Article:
IBM Follows Rivals’ BI Moves With $5B Cognos Bid

IBM made a significant move to shore up its database line with today’s
announcement of a $5 billion all-cash deal to acquire Ottawa-based Cognos.

The deal had been expected following moves by Oracle and SAP to acquire their own business intelligence companies. Just last month, SAP announced its intent
to buy Business Objects in a $6.7 billion deal. In March, Oracle announced a
$3.3 billion purchase
of Hyperion Solutions.


IBM will pay $58 per share for Cognos with a net transaction value of $4.9 billion. Assuming regulatory approval, the deal isn’t expected to be completed until the first quarter of 2008.

Steve Mills, IBM senior vice president of software, said both companies
share a lot of the same customers and have worked together for years. It was
“an obvious move for two companies to come together,” Mills said in a
conference call for the announcement. “A good use of cash that will drive
more growth for IBM over time. We’re excited about how it matches with the
rest of our middleware technology.”


Gartner analyst Colleen Graham said the Cognos buy will let IBM enhance its
DB2 database with additional analytical features, much as Oracle has been
able to do with its purchase of Hyperion.

While business intelligence used to be a kind of “neutral zone” provided
by independent software providers, “the market for pure play BI providers is
toast,” Graham told InternetNews.com. “The whole territory is going away. We’ve been telling IBM they need to make an acquisition in the BI space for 18 months now.”

Mills said buying Cognos will help Big Blue address a shift it’s been
seeing among its customers.

“We’ve been watching for a number of years an
increasing shift toward a real-time, prospective approach to business
analysis, business optimization and performance management.”

Where IBM has
long helped its own data warehouse customers analyze massive amounts of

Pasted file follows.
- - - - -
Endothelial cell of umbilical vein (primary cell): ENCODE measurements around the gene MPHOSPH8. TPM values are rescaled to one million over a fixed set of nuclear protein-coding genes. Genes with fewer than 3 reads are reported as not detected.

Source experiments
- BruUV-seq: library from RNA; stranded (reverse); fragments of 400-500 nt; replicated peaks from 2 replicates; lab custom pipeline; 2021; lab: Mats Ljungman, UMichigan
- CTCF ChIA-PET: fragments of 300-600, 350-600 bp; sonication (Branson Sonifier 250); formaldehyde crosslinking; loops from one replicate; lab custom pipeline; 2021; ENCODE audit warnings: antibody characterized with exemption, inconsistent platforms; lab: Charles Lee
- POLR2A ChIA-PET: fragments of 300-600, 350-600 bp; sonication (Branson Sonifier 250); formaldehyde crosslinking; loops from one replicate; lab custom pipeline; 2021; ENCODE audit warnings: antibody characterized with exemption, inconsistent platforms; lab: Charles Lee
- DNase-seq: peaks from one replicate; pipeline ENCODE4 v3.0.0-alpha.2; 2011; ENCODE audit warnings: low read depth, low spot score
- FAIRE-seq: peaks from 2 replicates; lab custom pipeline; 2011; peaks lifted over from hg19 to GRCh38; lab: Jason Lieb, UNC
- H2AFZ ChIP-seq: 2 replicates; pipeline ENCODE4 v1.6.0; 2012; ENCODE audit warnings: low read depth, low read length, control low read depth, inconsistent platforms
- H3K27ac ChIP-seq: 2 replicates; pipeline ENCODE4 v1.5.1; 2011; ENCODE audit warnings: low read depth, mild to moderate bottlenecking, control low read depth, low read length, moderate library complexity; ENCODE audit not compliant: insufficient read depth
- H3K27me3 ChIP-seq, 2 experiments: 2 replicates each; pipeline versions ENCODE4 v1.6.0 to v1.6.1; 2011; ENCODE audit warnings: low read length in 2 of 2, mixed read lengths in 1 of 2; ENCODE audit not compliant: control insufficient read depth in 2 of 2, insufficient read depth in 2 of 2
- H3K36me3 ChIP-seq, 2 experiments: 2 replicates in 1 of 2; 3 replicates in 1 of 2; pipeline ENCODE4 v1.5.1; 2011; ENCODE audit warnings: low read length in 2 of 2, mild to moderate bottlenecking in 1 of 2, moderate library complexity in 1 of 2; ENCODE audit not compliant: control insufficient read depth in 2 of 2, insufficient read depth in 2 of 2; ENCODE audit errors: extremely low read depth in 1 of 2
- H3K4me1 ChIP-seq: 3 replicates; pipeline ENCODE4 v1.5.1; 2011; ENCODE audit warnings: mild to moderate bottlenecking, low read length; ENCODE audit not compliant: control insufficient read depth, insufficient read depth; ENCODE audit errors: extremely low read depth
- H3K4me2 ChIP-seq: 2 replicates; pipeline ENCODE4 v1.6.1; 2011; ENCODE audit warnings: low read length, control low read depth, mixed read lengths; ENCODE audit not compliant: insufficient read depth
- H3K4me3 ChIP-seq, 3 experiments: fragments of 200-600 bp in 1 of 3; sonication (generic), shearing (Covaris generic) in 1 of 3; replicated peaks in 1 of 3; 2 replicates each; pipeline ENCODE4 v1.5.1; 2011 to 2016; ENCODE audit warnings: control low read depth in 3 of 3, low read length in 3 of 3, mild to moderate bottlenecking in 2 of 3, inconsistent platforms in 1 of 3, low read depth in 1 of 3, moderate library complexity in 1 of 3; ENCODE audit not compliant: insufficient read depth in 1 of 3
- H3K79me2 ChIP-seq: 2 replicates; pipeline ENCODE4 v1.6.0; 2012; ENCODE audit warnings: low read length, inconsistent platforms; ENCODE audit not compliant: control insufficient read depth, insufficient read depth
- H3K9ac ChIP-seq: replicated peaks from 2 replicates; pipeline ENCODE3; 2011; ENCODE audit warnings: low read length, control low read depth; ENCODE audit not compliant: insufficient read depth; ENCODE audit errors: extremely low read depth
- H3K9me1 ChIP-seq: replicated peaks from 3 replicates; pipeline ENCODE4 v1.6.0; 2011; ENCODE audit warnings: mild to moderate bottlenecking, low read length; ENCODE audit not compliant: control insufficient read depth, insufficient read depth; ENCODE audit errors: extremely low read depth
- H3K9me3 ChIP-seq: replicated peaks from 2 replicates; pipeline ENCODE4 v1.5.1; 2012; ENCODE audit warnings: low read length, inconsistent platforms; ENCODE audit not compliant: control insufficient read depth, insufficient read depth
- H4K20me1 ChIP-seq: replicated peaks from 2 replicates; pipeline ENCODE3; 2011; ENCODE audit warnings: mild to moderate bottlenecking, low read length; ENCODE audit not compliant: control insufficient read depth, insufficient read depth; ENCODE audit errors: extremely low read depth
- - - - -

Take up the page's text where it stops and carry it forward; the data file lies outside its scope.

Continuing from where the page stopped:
historical data to make decisions, he said BI tools like those Cognos develops are designed to help businesses make decisions on-the-fly and adjust operations for better top-line growth.

“And this is heterogeneous data, not just numeric, but also textual data
customers want to view in real time,” said Mills. Like Business Objects and
others, Cognos helps companies sift and organize the data in very
customizable reports to help with decision making.

Cognos CEO Rob Ashe said on the call that his company wasn’t looking to
sell, but that going with IBM offered some unique advantages, such as IBM’s considerable resources and global reach.

Ashe also noted Cognos won’t
be distracted by potential conflicts of its new owner’s product portfolio.
“There’s virtually no product overlap so we can focus on innovation right
out of the gate,” he said.

Both Mills and Ashe were optimistic nothing would change in terms of
support for competing hardware and software vendors. “Cognos is open
standards-based. It takes a strong enterprise, end-to-end view,” said Mills.

Analyst Graham said if nothing else, IBM has helped ensure it keeps its
database customers from straying elsewhere in search of BI solutions, but
the deal also has a big upside.

“IBM still looks like the good guy
alternative because I really don’t think they want to control a customer’s
whole software stack. Companies like Oracle are more ‘Buy our middleware,
buy our database and we’ll also provide OS support.'”

Cognos is no stranger to big software acquisitions.

As recently as September, the company paid $339 million to acquire Applix and its TM1 multi-dimensional Online Analytical Processing (OLAP)
 server. Applix offers financial performance management
tools that complement the Cognos 8 business intelligence
application suite.

Also, in January Cognos purchased Celequest, which lets customers access business intelligence capabilities through a
hardware appliance and as software-as-a-service (SaaS).

Erin Joyce, executive editor of InternetNews.com, contributed to this
report.

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